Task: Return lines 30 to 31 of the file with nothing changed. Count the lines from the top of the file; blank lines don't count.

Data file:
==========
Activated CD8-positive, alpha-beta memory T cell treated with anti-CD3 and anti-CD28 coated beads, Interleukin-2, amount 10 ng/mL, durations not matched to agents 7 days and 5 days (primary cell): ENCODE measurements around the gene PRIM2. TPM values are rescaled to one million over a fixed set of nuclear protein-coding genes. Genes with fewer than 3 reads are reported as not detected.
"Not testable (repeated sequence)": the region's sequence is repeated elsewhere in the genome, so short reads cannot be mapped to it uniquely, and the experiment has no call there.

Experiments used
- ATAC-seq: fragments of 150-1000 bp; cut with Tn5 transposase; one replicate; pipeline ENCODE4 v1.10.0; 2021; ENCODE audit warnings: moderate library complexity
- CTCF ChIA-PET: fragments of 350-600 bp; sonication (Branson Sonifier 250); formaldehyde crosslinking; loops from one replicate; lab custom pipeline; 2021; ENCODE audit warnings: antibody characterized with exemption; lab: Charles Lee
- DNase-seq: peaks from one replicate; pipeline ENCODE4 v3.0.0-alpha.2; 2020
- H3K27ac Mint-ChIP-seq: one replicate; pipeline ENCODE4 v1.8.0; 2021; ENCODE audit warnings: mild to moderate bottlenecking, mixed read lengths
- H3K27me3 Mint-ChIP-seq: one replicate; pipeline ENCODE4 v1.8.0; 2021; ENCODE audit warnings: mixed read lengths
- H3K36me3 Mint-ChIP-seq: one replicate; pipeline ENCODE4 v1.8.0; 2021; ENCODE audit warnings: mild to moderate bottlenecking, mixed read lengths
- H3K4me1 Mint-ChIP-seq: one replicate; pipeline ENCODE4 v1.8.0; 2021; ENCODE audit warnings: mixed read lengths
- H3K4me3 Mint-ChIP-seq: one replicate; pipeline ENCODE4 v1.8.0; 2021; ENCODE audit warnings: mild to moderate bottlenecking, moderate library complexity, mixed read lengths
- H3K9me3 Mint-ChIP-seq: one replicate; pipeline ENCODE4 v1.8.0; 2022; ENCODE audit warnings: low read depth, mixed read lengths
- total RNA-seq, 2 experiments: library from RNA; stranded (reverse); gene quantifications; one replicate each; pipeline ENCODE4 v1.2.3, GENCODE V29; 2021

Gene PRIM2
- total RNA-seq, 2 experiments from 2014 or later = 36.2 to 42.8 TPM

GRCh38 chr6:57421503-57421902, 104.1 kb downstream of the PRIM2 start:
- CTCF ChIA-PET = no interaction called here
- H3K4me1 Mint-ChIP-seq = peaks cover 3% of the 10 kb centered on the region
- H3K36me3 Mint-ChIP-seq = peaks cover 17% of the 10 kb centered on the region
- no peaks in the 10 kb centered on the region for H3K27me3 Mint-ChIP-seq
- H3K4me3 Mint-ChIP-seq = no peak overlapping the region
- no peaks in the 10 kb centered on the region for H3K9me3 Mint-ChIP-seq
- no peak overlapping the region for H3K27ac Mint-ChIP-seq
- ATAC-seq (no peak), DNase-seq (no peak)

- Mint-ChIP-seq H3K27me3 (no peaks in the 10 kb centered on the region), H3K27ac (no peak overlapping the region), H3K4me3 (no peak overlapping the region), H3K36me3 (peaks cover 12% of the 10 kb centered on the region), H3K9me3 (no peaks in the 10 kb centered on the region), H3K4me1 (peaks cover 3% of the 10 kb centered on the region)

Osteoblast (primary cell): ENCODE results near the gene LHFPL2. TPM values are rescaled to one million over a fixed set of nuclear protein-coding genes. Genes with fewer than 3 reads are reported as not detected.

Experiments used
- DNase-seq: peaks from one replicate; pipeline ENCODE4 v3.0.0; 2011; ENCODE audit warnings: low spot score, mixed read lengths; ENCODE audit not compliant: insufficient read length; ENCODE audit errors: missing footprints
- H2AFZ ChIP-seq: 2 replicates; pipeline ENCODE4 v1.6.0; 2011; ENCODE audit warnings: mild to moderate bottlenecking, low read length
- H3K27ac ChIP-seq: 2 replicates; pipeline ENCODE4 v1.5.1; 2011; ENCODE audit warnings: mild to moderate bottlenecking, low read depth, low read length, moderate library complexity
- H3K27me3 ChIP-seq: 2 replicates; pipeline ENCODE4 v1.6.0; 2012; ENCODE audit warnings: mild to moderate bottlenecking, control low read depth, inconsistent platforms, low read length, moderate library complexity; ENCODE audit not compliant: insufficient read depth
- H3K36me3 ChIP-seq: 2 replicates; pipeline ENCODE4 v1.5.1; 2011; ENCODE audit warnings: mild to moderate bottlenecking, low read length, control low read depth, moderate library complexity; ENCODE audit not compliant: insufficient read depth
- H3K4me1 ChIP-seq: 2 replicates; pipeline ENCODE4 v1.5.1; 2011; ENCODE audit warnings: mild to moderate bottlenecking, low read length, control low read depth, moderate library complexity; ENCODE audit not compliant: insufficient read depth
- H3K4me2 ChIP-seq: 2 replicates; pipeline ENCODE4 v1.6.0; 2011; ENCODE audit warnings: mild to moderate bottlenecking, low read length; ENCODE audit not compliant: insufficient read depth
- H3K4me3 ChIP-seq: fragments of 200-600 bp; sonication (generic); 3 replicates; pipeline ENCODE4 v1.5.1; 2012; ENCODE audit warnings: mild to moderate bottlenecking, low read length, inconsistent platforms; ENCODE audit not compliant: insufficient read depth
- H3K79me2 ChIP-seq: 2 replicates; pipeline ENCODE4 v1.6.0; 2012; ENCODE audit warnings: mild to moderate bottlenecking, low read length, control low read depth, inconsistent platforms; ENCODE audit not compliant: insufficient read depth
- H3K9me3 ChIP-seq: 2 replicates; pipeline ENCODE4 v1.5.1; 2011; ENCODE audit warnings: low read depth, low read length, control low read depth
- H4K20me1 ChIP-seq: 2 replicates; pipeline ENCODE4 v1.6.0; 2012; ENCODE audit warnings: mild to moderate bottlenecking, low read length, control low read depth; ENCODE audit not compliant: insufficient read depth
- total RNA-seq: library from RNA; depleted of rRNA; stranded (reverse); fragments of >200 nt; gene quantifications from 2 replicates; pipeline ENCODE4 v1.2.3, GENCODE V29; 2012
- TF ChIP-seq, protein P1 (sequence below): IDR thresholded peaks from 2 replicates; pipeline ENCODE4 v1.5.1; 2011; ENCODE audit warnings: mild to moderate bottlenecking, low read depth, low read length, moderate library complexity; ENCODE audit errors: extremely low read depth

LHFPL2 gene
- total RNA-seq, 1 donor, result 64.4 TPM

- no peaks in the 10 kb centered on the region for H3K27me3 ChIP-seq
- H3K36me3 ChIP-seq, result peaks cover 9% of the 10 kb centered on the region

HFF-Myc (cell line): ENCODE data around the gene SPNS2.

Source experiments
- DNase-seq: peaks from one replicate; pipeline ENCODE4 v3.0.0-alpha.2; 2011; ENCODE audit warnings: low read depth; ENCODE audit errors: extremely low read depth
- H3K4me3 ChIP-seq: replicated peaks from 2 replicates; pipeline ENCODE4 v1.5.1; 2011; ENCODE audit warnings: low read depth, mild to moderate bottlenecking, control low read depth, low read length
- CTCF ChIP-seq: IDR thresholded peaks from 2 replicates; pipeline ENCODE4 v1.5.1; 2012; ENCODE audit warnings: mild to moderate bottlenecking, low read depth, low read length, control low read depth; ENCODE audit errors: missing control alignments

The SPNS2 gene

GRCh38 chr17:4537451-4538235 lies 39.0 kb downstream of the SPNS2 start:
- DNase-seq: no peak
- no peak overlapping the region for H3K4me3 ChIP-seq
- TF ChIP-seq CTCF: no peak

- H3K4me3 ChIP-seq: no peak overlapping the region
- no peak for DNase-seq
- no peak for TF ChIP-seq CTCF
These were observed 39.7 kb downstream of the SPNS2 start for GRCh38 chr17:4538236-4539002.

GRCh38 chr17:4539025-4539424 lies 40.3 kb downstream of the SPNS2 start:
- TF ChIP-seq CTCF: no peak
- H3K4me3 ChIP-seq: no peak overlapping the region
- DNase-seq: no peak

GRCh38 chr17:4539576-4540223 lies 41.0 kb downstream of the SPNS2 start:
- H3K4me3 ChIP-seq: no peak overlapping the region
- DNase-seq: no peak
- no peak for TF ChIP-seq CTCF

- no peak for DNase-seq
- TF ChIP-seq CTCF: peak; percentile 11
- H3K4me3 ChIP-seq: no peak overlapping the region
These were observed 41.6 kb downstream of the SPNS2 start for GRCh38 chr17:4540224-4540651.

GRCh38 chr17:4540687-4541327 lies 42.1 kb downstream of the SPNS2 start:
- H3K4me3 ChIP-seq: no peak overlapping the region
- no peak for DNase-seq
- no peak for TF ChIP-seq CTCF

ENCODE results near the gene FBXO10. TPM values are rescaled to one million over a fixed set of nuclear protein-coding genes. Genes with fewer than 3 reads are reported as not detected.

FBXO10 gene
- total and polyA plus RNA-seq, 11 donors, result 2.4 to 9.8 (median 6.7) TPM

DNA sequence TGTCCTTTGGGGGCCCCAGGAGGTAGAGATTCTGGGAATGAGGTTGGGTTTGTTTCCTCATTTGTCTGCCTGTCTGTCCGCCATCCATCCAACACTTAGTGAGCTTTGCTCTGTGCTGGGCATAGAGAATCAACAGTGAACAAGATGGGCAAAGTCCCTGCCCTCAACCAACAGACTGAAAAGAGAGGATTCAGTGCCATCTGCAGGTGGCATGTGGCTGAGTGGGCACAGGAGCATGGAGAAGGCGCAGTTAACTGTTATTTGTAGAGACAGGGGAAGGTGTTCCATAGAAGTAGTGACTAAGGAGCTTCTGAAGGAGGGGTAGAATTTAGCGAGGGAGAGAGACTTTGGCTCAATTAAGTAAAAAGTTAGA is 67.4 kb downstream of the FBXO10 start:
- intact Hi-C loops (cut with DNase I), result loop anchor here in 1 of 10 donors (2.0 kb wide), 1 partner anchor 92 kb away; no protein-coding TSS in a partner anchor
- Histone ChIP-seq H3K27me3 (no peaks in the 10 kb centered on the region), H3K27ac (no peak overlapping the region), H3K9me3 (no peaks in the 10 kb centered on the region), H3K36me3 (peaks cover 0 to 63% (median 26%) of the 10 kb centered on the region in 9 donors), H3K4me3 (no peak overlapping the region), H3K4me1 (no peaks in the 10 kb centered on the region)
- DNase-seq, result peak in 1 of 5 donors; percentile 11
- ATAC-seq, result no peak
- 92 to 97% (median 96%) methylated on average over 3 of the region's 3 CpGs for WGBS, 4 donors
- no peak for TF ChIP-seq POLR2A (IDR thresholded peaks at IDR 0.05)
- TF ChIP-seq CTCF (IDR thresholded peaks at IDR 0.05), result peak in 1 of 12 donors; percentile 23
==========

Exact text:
- H3K27ac ChIP-seq: 2 replicates; pipeline ENCODE4 v1.5.1; 2011; ENCODE audit warnings: mild to moderate bottlenecking, low read depth, low read length, moderate library complexity
- H3K27me3 ChIP-seq: 2 replicates; pipeline ENCODE4 v1.6.0; 2012; ENCODE audit warnings: mild to moderate bottlenecking, control low read depth, inconsistent platforms, low read length, moderate library complexity; ENCODE audit not compliant: insufficient read depth